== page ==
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Richard Elder, 1951. Honorably discharged in 1954 as a sergeant. Assigned to the 27th Regimental Combat Team known as the "Wolf Hounds" in Korea.
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Richard B. Elder

Villa Grove, IL-
Korean War Veteran of the United States Army

"All through the ten months [I was there], the Chinese shelled us every night with mortars. We were finally overrun by the North Koreans and over half of our company was killed, wounded or taken prisoner. We were finally mortared off the mountain until reinforcements arrived to take it back."

- Richard B. Elder

 


By Richard Elder

I started basic training in January, 1951. I was in the infantry at Ft. Leonard Wood, Missouri for four weeks followed by another four weeks training in Engineering. After completing that course I was assigned as an Assistant Platoon Leader as Cadre. I trained new recruits on Engineering courses in the use of demolition. After 3 months on this assignment, I received orders to go to Korea in October, 1951.


Mung Dung Hi Valley, April 1952
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One of the worst times in my life came when I boarded a converted cargo ship in Seattle, Washington. Our destination was Yokahoma, Japan. From the first day out to sea, and it took 21 days to reach our destination, I was sick! Because it took that length of time, we ran into a typhoon at sea for 3 days, which was an experience in itself!

After 24 hours in the processing center, I was sent to Tokyo where I was assigned to a training school as a mess sergeant. The duty there was good, but I never could figure out why a Demolition Instructor was sent to Food Services School. I left Japan in the middle of January, 1952 and was sent to Korea. I traveled from the Japan to Korea on ans LST with 15 other soldiers and 100 tons of bagged rice. We arrived at the Island of Koje, which was the detention area of 150,000 prisoners of war. I was assigned to the 27th Regimental Combat Team, nick named the "Wolf Hounds", It was a regiment of the 25th Infantry Division based in Hawaii. The weather was 10 degrees above zero with a heavy snow fall. The first night there we were living in tents and assigned guard duty at a motor pool. It was so cold and we were not equipped with cold weather clothing or boots that we were told we could sit inside any of the equipment to keep warm. It snowed so hard, even if the enemy tried to attack I couldn’t even see them coming. After 2 weeks on the island of Koje, which was about 2 miles square, the prisoners revolted. The prisoners were fenced in compounds of 25, 000 per unit and lived in Quonset buildings and cooked their own rice. They used human force to break down one of the fences trying to overcome the soldiers guarding the compound at about 1:00 AM. We were awakened by the sound of sirens & automatic gun fire which was coming from quad .50 caliber machine guns mounted on half tracks. Everyone was assigned an area at the top of a large hill overlooking the compounds which were built in a valley and that night there was a great loss of enemy lives. Two days later we received orders that the Regiment was being reassigned to a combat area in Korea. I assumed, although it was never said, that we were being punished for what happened. While we were loading men and equipment on the ship, a 101st Airborne Division battalion was unloading their equipment which included tanks.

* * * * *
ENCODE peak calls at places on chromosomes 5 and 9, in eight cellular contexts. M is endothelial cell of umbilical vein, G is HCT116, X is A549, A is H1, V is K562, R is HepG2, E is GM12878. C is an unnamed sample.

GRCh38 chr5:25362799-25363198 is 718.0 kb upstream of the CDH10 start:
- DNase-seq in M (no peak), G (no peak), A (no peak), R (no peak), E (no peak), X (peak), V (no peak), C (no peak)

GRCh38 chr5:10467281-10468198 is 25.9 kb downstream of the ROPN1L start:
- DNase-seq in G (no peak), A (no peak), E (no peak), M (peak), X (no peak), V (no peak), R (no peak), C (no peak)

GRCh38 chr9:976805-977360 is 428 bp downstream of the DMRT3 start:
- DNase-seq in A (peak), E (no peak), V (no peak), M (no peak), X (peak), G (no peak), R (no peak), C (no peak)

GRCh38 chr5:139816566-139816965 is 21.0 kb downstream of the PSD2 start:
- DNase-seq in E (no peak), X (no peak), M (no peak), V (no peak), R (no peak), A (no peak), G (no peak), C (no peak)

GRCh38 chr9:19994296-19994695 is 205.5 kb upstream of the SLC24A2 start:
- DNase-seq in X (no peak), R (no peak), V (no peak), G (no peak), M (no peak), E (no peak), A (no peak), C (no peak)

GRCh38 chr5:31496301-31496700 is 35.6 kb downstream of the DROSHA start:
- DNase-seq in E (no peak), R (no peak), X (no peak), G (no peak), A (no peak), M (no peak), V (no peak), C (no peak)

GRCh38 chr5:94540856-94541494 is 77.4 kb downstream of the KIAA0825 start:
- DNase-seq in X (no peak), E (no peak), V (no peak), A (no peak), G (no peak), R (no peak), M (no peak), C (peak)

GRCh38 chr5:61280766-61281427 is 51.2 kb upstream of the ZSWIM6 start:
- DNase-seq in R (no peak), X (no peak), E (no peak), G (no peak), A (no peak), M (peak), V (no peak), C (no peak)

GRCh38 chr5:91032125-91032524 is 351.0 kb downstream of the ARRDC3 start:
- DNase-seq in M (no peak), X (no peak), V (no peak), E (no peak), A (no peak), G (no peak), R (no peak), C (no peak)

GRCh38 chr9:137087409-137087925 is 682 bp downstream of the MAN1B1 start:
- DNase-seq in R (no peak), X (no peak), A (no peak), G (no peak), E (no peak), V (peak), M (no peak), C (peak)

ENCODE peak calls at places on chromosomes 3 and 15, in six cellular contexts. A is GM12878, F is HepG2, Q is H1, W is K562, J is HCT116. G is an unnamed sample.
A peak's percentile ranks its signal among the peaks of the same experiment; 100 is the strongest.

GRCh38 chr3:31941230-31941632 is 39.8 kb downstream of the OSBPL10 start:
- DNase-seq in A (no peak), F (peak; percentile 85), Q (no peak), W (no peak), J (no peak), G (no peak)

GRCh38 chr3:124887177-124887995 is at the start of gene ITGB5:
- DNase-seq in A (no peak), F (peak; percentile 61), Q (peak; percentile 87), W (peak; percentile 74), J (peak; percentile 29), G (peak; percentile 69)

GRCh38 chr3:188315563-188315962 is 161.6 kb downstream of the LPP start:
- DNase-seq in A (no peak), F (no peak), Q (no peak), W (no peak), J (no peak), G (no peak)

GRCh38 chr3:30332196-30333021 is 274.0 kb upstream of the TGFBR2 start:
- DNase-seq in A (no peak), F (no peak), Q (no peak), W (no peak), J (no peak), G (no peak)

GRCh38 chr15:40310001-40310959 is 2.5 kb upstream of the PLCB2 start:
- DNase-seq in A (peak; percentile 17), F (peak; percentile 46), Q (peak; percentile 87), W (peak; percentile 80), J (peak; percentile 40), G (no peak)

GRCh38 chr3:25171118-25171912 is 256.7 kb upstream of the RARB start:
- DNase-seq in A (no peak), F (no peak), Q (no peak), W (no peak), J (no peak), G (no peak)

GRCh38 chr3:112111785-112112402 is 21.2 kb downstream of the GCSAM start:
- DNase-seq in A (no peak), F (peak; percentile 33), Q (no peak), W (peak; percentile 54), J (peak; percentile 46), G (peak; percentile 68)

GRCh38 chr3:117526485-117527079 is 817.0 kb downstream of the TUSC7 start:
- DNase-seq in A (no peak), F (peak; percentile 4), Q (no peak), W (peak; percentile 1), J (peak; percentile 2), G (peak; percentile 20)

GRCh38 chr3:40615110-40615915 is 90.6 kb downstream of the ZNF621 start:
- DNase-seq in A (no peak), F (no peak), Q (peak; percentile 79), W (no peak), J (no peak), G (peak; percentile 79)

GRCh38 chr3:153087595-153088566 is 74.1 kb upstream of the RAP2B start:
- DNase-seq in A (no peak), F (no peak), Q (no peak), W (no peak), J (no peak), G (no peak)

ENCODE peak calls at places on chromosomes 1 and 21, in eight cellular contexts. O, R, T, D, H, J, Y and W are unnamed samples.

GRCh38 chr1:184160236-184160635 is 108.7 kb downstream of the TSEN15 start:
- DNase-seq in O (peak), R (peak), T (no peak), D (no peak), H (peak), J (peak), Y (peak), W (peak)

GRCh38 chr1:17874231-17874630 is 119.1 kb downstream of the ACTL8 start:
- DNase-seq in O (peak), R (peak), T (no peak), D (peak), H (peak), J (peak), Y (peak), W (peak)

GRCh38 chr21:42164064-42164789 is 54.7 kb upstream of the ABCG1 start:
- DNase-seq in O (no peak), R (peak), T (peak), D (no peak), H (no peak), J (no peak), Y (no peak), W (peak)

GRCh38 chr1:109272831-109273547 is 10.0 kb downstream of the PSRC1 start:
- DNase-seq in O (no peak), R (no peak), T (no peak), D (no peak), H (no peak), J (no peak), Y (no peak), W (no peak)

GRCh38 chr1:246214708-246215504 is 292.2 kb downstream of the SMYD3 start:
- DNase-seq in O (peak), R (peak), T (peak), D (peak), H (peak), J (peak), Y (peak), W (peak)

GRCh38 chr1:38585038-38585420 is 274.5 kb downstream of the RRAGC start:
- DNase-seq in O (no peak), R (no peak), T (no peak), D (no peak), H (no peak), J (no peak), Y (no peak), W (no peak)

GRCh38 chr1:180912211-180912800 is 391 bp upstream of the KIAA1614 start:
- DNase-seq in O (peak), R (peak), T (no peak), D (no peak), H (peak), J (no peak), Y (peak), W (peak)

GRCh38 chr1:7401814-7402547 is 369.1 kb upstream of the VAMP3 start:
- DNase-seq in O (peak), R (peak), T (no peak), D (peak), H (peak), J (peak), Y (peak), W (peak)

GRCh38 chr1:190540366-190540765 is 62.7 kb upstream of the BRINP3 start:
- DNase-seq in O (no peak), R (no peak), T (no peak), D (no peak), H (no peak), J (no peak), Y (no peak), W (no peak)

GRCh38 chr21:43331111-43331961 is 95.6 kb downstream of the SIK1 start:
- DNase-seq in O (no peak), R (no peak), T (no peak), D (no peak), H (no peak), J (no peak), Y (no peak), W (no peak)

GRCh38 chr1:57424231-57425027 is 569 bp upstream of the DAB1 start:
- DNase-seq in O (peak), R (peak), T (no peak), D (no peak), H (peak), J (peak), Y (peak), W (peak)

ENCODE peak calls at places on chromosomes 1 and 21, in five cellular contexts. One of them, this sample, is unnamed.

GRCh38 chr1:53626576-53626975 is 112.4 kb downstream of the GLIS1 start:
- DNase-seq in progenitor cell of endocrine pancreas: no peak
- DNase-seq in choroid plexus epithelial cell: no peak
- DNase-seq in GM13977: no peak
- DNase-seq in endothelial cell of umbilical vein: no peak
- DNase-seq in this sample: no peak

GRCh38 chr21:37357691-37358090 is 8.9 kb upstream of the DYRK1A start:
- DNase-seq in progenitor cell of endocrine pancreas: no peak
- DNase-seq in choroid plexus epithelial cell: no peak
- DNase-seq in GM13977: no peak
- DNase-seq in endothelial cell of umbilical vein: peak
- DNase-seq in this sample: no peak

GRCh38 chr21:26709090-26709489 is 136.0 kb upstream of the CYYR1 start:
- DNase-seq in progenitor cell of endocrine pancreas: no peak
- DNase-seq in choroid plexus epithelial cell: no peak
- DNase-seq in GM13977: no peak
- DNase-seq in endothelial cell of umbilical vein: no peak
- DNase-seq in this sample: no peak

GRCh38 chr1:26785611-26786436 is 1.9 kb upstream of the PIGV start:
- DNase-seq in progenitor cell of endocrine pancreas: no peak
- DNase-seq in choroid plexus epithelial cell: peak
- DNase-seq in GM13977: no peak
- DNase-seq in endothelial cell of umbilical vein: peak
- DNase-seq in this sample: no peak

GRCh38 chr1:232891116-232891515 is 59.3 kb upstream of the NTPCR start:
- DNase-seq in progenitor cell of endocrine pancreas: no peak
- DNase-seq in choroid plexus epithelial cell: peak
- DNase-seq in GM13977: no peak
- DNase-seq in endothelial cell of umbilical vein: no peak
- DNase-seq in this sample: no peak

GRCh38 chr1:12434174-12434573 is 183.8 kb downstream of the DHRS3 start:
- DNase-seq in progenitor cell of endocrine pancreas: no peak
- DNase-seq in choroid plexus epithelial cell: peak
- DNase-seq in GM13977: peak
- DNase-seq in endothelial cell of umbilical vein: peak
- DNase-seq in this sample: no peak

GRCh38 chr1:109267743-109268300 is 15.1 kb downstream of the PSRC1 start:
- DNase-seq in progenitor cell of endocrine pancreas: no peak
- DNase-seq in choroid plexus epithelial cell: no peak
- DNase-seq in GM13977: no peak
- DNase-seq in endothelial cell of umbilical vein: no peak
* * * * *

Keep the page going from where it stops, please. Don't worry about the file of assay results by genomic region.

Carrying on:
View of the Valley, 1952
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The Regiment boarded the ship and was taken to the port of Pusan and from there we were trucked north through Seoul, the capital of Korea. We had to work our way through the city as it had been bombed by the American Air Force to drive the Chinese and North Korean Armies back to North Korea. We arrived at the combat zone, which was a line established across the mountain tops. We moved up the sides of the mountains which were snow covered and frozen since the temperatures were in the 20 degree range. We reached the top of the mountains and relieved another company which had been involved in keeping the Chinese and North Korean armies from advancing back to the South. IT was around 3 to 4 AM in the morning and much to our surprise the Chinese turned on their loud speakers and large search lights and blew trumpets which scared the hell out of us. They knew that we had replaced the other Company during the darkness as they yelled over the loud speakers "Hello Wolf Hounds" our regiment logo.